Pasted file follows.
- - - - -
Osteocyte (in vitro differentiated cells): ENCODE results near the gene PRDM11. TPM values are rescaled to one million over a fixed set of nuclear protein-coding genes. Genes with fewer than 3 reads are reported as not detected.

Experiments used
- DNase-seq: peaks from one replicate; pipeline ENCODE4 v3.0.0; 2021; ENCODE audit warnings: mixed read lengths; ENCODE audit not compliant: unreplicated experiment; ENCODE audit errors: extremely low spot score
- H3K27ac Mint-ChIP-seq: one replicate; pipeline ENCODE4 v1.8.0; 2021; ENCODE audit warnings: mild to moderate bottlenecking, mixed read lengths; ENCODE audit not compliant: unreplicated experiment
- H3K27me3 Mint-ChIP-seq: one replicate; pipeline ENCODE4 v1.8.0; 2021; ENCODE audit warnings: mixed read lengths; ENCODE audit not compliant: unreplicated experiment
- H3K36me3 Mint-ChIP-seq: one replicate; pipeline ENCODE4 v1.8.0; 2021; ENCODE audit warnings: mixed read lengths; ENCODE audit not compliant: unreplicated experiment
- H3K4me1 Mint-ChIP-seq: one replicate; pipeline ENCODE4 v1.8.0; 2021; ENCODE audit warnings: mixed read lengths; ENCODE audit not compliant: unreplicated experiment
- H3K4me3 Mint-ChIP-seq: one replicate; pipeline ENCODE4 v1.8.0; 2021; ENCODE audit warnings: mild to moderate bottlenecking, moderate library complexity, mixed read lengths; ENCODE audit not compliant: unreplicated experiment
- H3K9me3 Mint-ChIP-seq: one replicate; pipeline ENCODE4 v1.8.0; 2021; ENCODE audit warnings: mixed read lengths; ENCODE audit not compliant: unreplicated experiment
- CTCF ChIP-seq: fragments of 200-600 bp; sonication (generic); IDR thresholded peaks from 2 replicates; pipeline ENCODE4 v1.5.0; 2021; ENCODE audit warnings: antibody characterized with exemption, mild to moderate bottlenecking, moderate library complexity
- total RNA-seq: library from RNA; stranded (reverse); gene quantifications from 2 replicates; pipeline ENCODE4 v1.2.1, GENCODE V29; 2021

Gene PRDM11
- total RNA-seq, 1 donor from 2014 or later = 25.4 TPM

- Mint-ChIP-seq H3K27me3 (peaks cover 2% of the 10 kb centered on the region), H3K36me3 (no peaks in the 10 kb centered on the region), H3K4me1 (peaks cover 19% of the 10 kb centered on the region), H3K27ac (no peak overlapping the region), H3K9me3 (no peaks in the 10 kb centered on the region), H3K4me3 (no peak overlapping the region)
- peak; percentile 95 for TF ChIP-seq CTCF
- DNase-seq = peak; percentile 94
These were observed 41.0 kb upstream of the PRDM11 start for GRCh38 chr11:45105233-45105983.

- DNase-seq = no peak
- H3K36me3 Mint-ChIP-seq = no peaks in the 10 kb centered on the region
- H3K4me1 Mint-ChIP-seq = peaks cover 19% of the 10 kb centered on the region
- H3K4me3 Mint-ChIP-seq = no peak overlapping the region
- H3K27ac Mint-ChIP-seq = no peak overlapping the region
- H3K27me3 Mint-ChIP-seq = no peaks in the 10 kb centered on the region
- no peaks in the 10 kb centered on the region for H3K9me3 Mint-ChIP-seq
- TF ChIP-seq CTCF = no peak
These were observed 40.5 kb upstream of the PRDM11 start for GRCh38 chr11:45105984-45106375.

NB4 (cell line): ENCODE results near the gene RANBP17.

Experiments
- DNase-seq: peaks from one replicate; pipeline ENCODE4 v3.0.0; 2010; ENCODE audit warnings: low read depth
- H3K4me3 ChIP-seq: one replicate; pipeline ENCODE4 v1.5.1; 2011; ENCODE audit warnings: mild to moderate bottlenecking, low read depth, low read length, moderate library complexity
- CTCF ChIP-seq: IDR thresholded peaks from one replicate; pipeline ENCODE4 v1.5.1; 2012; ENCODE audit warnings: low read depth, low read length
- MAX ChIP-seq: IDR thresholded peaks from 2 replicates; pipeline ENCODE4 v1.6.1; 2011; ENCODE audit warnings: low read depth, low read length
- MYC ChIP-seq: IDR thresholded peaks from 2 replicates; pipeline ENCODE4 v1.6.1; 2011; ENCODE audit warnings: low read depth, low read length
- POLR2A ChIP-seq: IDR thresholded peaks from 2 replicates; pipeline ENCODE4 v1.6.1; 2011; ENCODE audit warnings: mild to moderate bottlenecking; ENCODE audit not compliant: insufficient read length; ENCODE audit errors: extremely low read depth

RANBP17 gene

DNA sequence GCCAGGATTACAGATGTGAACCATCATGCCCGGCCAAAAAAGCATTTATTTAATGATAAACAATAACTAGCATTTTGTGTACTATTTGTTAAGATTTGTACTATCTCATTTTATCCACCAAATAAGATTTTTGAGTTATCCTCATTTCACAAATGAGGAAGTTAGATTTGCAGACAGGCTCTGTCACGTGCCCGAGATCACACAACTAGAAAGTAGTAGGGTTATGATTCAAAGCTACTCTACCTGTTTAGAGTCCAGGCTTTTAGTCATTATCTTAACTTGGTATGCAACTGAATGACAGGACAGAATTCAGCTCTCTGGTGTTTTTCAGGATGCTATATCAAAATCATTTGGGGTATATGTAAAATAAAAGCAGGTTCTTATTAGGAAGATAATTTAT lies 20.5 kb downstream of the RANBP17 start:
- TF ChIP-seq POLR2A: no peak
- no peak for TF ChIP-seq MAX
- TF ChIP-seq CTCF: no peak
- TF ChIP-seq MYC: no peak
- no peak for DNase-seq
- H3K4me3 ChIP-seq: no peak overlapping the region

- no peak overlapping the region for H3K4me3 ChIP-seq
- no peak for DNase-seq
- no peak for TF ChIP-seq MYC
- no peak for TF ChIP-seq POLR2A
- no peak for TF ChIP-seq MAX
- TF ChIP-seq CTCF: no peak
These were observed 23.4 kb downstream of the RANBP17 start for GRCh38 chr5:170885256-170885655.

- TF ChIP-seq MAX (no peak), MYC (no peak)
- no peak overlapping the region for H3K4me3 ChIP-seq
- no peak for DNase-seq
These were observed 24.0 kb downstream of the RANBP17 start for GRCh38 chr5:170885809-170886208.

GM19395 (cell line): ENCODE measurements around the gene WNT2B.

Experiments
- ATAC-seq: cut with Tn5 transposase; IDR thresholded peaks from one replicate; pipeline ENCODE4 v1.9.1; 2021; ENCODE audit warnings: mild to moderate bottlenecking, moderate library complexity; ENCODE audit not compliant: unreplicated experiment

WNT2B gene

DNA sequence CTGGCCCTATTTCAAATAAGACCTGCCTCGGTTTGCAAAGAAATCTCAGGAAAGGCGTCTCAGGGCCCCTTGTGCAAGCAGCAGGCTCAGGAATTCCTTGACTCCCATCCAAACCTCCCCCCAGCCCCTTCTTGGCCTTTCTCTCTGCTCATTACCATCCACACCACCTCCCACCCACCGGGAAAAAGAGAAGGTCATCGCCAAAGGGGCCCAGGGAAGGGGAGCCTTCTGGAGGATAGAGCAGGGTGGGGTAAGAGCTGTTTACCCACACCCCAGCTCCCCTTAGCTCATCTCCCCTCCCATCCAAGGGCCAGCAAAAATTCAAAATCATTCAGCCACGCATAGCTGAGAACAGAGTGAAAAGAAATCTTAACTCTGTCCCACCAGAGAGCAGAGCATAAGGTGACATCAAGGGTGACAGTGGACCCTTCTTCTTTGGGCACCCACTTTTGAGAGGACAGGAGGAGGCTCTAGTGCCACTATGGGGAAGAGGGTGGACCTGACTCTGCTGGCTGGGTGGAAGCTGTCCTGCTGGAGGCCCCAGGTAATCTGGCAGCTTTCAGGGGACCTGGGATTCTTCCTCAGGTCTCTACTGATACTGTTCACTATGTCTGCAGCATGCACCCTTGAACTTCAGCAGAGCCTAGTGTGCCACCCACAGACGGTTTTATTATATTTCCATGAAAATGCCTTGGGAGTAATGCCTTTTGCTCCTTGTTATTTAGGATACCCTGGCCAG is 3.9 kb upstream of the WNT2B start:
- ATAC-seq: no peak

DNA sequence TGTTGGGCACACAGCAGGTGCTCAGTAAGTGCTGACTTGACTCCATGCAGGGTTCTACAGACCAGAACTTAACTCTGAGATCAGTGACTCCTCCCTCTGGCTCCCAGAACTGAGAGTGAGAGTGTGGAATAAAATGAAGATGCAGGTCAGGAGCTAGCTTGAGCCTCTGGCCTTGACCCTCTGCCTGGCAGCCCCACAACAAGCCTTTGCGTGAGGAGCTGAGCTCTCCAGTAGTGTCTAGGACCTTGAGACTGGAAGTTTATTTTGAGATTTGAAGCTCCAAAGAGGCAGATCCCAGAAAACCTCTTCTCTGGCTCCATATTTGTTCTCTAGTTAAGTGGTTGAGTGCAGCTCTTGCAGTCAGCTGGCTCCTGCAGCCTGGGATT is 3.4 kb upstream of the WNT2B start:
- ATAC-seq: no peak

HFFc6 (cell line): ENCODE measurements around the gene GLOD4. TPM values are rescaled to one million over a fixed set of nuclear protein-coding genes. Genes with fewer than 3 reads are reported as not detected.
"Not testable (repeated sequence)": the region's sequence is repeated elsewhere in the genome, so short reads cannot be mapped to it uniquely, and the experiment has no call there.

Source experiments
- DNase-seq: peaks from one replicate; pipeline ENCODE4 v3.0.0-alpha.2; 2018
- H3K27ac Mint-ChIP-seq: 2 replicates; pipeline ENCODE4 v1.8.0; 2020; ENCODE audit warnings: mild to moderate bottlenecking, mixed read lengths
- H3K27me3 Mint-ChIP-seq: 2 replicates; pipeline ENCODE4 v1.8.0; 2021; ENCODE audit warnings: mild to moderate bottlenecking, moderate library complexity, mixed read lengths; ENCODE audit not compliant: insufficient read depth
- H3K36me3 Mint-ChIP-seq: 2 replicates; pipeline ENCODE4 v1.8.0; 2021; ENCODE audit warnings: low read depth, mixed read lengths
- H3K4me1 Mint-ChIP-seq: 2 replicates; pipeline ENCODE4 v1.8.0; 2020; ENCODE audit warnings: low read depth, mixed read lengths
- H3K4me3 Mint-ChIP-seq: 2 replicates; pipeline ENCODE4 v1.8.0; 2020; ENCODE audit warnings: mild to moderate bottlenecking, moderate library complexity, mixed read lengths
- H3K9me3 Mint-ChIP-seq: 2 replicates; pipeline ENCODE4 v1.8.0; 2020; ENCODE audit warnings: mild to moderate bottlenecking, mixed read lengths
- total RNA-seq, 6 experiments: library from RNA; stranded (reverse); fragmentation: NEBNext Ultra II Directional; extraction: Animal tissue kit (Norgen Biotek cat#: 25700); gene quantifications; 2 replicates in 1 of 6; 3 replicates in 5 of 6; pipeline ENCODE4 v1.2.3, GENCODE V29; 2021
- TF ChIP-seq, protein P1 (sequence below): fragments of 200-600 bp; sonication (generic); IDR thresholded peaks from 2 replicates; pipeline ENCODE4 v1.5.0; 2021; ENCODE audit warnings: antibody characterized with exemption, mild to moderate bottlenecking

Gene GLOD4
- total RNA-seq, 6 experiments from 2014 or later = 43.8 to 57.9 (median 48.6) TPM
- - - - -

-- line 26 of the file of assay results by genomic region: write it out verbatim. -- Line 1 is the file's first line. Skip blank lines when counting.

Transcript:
These were observed 40.5 kb upstream of the PRDM11 start for GRCh38 chr11:45105984-45106375.